Megan Kelleher, University of Kent
Each year, individuals make pilgrimages to the former battlefields of the two World Wars to pay their respects to those who made the ultimate sacrifice for their country. However, in light of the Coronavirus pandemic members of the public are now turning to their local area to research those lost in their communities as a result of the conflicts.
There are more than 306,000 casualties buried in the United Kingdom at over 12,000 locations. These can be as small as a single casualty buried in a churchyard, to as large as purpose-built cemeteries that are directly maintained by the Commonwealth War Graves Commission (CWGC). It is important to note that these sites do not always look exactly like the cemeteries and memorials along the former battlefields – indeed, many of the graves are not owned by the Commission and are marked differently. This post will discuss some of the sites you may see if you visit your local cemetery, and hopefully give you a greater understanding of the work of the Commission in the United Kingdom.
Reasons for Casualties in the United Kingdom
One of the most common questions I hear when discussing my research is ‘why are there war graves in the United Kingdom?’ There is a widespread assumption that all casualties of the two World Wars are buried overseas, but the reality is much more complicated. In very broad terms, a casualty may be commemorated in the United Kingdom for the following reasons:
- They died of sickness or disease in a military hospital after being repatriated for treatment.
- They died due to training or other accidents whilst in service.
- As a result of enemy action over the UK, such as air raids.
- Killed in action in the air or at sea and their remains were later washed ashore.
There are, of course, exceptions to this rule. However, these four reasons can explain many of the stories found here.
Many of the sites in the United Kingdom are owned, operated and maintained by other individuals, such as local authorities or private companies. However, a few of the sites in the United Kingdom are directly maintained by the Commission themselves. Most notably is Brookwood Military Cemetery in Surrey, which contains more than 5,000 service personnel from across the Commonwealth. In addition, there are casualties from America, Belgium, Czechoslovakia, France, Italy and Poland.
While there are around 170,000 burials in the United Kingdom, many of them are in cemeteries that are privately maintained – and 90% of sites across the United Kingdom have fewer than 10 war graves. Therefore, it is unlikely that the usual symbols found in larger, Commission-owned sites, such as the Cross of Sacrifice and Stone of Remembrance, will be found in sites across the United Kingdom.
In some sites, you may find a small war graves plot. This is where the casualties of the war have been buried in one place and the area has been constructed to resemble a Commission cemetery, but on a smaller scale. These are generally found with Second World War casualties, such as at Newark-Upon-Trent cemetery in Nottinghamshire, where almost 500 Second World War casualties are commemorated in a designated plot. There are also nearly 50 casualties from the First World War buried at the site.
Commission headstones are one of the most iconic features of a Commonwealth War Graves Commission site, with the white Portland stone often taking centre stage. However, outside of the Western Front a range of stones types are used to mark the graves of the war dead. This includes slate, botticino, stancliffe and granite stones, depending on which would best suit the local climate and availability at the time of commemoration.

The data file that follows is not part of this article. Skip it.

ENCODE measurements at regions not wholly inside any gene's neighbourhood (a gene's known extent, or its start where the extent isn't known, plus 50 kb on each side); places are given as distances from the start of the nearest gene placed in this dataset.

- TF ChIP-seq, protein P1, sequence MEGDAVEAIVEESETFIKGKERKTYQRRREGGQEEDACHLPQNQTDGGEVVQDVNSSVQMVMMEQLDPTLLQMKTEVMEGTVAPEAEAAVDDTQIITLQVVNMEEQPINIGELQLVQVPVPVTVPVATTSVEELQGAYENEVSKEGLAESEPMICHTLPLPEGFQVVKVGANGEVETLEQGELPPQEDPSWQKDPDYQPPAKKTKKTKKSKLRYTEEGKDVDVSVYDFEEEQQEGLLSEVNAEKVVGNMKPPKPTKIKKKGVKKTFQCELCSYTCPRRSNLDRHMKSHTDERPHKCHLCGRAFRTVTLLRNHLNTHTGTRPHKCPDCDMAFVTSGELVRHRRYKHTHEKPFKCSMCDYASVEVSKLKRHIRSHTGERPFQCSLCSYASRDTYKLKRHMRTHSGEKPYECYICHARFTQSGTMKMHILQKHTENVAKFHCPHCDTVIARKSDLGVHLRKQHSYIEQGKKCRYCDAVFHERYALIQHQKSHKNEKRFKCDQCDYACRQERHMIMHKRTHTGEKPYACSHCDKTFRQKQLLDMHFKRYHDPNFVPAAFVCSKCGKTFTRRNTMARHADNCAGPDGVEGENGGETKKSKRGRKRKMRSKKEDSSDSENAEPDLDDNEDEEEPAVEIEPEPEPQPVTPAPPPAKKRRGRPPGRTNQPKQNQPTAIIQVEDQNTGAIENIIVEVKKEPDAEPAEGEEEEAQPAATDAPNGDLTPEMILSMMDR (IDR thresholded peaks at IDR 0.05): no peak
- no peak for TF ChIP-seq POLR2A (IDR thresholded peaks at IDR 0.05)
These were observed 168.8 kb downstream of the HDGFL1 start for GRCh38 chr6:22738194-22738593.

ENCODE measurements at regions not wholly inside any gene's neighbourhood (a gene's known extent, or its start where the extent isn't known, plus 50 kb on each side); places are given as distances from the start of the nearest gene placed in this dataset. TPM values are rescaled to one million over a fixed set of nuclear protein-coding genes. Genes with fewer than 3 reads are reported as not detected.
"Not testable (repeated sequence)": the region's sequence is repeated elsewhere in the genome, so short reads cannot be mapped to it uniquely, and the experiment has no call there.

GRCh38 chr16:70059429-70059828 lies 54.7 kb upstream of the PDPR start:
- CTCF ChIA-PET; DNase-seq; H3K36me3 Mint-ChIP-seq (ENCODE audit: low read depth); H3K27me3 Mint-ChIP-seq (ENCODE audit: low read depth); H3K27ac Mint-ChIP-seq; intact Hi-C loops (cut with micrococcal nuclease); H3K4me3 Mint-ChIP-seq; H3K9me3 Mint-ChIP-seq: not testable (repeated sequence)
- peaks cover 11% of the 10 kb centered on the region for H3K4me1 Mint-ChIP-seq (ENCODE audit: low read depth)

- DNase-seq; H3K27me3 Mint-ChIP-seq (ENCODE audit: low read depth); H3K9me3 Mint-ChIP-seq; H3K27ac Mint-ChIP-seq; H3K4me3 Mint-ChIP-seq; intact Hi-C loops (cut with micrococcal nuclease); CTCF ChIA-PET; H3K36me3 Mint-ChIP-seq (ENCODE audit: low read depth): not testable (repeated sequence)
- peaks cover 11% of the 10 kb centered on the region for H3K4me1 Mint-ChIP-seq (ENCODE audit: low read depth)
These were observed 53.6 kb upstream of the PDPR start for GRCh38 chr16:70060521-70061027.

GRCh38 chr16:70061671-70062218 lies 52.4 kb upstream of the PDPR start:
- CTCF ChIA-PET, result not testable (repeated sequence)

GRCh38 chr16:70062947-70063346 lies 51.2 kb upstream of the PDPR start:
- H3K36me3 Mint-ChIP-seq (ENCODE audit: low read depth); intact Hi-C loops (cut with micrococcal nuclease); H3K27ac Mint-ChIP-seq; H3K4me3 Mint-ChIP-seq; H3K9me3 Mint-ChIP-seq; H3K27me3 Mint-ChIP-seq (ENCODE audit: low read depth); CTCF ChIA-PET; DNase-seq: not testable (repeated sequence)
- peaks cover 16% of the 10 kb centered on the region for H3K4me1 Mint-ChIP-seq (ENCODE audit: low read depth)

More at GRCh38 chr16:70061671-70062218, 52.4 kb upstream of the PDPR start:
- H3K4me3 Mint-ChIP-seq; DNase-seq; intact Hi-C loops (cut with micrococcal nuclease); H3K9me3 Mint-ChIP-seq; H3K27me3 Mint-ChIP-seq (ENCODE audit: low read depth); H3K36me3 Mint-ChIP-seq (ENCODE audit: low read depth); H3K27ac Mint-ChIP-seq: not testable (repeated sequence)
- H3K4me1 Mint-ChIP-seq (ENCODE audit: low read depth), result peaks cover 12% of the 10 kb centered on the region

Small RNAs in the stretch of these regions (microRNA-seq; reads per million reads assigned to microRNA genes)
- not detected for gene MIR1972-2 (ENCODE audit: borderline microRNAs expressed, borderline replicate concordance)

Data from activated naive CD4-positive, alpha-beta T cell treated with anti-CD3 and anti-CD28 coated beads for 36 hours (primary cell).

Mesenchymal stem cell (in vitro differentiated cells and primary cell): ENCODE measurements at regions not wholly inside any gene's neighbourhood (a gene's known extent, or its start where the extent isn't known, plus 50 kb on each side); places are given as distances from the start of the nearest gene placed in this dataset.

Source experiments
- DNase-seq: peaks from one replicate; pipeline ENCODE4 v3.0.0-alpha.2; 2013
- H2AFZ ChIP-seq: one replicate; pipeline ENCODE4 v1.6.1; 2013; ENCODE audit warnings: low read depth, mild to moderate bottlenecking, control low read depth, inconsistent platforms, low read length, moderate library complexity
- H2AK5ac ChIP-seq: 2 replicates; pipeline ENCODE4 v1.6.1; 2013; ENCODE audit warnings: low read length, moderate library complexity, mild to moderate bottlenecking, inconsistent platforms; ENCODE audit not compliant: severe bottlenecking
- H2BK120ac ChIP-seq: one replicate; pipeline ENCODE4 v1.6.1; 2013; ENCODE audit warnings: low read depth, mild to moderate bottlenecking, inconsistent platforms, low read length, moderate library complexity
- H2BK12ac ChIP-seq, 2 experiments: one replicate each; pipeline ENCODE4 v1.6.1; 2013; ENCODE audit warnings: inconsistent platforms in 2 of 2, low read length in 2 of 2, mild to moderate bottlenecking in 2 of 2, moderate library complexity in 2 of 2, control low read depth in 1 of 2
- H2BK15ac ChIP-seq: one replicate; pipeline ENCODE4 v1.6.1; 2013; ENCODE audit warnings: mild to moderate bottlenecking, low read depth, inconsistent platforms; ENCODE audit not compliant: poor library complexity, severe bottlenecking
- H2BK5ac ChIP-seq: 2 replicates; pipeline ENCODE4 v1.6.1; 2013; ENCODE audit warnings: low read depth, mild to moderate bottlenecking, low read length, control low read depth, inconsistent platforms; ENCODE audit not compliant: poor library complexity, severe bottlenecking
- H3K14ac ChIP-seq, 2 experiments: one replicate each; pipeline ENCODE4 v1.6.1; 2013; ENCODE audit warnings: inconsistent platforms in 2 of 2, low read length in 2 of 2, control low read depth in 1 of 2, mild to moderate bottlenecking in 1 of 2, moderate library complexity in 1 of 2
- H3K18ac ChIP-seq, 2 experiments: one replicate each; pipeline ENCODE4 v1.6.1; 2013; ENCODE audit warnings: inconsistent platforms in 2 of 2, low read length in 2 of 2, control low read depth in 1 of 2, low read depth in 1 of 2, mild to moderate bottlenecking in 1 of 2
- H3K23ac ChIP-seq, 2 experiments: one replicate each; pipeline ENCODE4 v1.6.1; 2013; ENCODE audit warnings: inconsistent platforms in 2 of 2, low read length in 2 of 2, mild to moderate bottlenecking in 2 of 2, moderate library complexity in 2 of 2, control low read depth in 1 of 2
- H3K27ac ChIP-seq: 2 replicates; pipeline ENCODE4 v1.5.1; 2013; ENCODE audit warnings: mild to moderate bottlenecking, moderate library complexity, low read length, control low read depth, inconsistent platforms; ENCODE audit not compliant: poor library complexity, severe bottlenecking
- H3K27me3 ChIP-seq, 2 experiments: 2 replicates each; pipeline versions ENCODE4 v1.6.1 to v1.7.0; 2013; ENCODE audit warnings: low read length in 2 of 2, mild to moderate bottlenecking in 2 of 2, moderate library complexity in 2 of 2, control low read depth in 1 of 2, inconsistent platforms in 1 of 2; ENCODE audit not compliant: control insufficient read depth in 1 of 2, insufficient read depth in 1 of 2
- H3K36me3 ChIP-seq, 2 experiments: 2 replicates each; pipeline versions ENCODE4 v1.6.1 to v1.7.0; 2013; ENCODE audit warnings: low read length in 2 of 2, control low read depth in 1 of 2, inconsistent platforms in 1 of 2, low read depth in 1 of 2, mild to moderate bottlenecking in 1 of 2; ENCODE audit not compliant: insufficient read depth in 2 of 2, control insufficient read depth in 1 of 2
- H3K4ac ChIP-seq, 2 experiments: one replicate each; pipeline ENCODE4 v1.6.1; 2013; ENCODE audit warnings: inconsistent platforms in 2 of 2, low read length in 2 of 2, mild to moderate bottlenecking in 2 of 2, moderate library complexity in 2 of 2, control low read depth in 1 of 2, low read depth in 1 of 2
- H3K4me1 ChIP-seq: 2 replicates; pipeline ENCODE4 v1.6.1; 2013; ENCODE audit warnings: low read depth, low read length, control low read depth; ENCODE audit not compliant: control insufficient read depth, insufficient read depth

Nor are all graves marked with a Commission headstone: over 37,000 graves are marked with private memorials chosen by their loved ones. In cases where a casualty has been commemorated with a private memorial, the CWGC does not own or maintain private memorials but does monitor their condition to ensure that the individual’s name is legible. If not, it will liaise with the owners of the grave to mark the grave with a Commission headstone – this used to take the form of a standard headstone, but now is often using a marker type that is typically found on the Gallipoli Peninsula. This is because it requires a smaller foundation and is thus less likely to disturb the grave.
There are memorials to the missing across the United Kingdom, too. Over 130,000 Commonwealth servicemen and women with no known grave are commemorated at these memorials. The most notable of these are the naval memorials at Portsmouth, Plymouth and Chatham and the Air Forces Memorial at Runnymede. Furthermore, there are situations whereby conditions have prevented the marking of individual graves or if a grave is no longer maintainable. In these cases, screen walls are placed in a site to commemorate them. There are over 50 of these in the United Kingdom and Ireland.
The United Kingdom is the final resting place of a large number of Commonwealth war dead and each site is unique in what you will find there. This blog post has aimed to introduce you to some of the features you will see, and hopefully given you an idea of what to expect from a Commission site in the United Kingdom. For more information, do take a look at the CWGC’s new campaign ‘Our War Graves, Your History.’
About the author: Megan is a PhD student at the University of Kent. Her thesis, provisionally titled ‘The Commemoration and Care of First World War Dead Buried in the United Kingdom,’ highlights the presence of First World War graves in the United Kingdom and explores how these sites of memory conform to and contrast with the cemeteries and memorials found alongside the former battlefields.